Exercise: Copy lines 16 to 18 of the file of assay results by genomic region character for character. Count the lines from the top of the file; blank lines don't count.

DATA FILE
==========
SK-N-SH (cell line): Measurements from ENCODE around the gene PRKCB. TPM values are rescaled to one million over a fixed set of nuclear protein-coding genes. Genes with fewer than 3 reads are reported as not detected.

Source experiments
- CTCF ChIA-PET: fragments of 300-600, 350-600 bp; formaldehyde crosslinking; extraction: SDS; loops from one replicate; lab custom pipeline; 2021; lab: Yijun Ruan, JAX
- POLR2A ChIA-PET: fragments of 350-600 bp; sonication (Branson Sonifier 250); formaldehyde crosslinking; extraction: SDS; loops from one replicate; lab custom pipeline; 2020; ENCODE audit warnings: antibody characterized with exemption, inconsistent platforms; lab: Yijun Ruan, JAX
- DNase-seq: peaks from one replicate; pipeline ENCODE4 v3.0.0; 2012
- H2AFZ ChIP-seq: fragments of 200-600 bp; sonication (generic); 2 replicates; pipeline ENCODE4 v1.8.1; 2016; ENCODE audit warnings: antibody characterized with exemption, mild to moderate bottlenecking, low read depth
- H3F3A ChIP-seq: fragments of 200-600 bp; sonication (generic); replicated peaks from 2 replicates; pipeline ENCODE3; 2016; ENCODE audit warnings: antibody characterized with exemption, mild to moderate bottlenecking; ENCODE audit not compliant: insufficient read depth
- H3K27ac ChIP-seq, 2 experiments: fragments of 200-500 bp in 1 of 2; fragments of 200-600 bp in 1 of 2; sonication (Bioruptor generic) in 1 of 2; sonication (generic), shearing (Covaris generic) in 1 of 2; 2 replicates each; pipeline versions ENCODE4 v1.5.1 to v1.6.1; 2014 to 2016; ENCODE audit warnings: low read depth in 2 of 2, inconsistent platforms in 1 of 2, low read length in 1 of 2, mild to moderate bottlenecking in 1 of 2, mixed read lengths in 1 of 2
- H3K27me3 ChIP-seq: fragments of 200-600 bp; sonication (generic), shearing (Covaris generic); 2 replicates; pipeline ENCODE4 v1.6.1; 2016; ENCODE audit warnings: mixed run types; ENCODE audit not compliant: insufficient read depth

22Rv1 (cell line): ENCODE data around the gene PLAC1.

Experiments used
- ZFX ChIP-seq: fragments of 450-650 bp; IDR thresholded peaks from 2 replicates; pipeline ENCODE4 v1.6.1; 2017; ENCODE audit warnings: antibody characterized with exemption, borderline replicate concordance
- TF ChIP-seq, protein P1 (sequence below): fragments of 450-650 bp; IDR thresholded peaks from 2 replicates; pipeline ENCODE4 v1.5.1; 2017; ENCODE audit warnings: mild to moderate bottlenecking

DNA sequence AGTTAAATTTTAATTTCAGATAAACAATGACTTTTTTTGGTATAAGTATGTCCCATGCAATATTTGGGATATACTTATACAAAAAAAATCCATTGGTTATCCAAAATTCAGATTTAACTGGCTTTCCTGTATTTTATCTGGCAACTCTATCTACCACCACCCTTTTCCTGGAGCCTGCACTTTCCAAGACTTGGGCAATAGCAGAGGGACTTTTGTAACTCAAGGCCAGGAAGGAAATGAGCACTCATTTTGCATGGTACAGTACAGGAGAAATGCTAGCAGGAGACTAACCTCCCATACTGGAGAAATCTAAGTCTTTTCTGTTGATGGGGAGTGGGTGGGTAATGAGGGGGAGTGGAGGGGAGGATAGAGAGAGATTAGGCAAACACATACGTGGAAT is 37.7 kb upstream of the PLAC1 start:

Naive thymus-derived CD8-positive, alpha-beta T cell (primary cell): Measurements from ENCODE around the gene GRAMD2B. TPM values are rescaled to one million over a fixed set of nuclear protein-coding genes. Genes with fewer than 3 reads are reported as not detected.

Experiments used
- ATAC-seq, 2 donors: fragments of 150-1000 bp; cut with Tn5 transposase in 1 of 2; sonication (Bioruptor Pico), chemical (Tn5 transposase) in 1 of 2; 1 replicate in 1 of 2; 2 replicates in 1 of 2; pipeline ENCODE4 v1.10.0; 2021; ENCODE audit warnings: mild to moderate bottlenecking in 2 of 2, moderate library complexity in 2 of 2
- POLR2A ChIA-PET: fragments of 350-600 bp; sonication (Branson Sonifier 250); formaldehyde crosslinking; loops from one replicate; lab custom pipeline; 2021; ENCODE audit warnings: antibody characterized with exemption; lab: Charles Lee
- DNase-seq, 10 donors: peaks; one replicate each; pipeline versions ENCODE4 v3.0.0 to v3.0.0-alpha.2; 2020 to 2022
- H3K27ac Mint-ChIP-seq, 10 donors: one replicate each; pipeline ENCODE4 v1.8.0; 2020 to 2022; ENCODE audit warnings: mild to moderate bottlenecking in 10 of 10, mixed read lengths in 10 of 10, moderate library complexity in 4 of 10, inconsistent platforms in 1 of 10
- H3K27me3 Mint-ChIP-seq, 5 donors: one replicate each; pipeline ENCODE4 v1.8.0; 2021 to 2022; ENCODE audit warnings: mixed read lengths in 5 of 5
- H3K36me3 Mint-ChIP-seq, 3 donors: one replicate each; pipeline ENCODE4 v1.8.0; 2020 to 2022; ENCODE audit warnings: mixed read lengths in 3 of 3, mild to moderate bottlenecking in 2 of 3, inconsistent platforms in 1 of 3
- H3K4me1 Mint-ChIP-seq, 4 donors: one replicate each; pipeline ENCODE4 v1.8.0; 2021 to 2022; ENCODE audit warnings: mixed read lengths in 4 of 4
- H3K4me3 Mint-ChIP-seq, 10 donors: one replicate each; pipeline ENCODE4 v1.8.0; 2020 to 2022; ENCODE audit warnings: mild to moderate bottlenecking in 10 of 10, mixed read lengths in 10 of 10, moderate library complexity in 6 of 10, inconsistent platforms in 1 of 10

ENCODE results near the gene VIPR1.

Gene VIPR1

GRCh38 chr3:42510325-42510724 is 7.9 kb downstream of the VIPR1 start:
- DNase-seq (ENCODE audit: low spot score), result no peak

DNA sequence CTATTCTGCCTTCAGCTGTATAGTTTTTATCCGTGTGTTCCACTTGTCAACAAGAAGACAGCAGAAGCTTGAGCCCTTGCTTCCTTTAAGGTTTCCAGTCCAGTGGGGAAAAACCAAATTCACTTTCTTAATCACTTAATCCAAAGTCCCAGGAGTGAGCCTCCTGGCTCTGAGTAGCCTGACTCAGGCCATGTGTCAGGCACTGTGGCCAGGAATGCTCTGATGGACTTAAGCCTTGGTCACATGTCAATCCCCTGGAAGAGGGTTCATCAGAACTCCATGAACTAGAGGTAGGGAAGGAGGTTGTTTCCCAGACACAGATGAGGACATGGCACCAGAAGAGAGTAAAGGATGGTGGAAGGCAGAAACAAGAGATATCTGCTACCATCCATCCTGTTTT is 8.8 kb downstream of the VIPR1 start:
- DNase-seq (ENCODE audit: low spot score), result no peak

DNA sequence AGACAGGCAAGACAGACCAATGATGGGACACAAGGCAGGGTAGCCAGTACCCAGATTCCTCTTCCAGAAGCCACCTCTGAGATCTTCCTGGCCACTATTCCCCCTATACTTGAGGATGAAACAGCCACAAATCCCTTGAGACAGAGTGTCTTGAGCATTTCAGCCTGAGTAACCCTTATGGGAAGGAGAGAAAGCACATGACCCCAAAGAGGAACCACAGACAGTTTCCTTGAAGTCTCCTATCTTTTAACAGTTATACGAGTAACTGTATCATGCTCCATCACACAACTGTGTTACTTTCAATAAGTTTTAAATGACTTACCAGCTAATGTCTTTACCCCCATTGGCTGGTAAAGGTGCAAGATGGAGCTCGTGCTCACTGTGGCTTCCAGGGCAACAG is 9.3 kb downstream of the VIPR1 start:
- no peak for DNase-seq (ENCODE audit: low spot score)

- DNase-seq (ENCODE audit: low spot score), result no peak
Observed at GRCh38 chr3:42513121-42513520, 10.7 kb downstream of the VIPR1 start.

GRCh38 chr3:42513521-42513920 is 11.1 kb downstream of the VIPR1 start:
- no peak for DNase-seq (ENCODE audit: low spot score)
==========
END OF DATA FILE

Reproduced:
Experiments used
- ATAC-seq, 2 donors: fragments of 150-1000 bp; cut with Tn5 transposase in 1 of 2; sonication (Bioruptor Pico), chemical (Tn5 transposase) in 1 of 2; 1 replicate in 1 of 2; 2 replicates in 1 of 2; pipeline ENCODE4 v1.10.0; 2021; ENCODE audit warnings: mild to moderate bottlenecking in 2 of 2, moderate library complexity in 2 of 2
- POLR2A ChIA-PET: fragments of 350-600 bp; sonication (Branson Sonifier 250); formaldehyde crosslinking; loops from one replicate; lab custom pipeline; 2021; ENCODE audit warnings: antibody characterized with exemption; lab: Charles Lee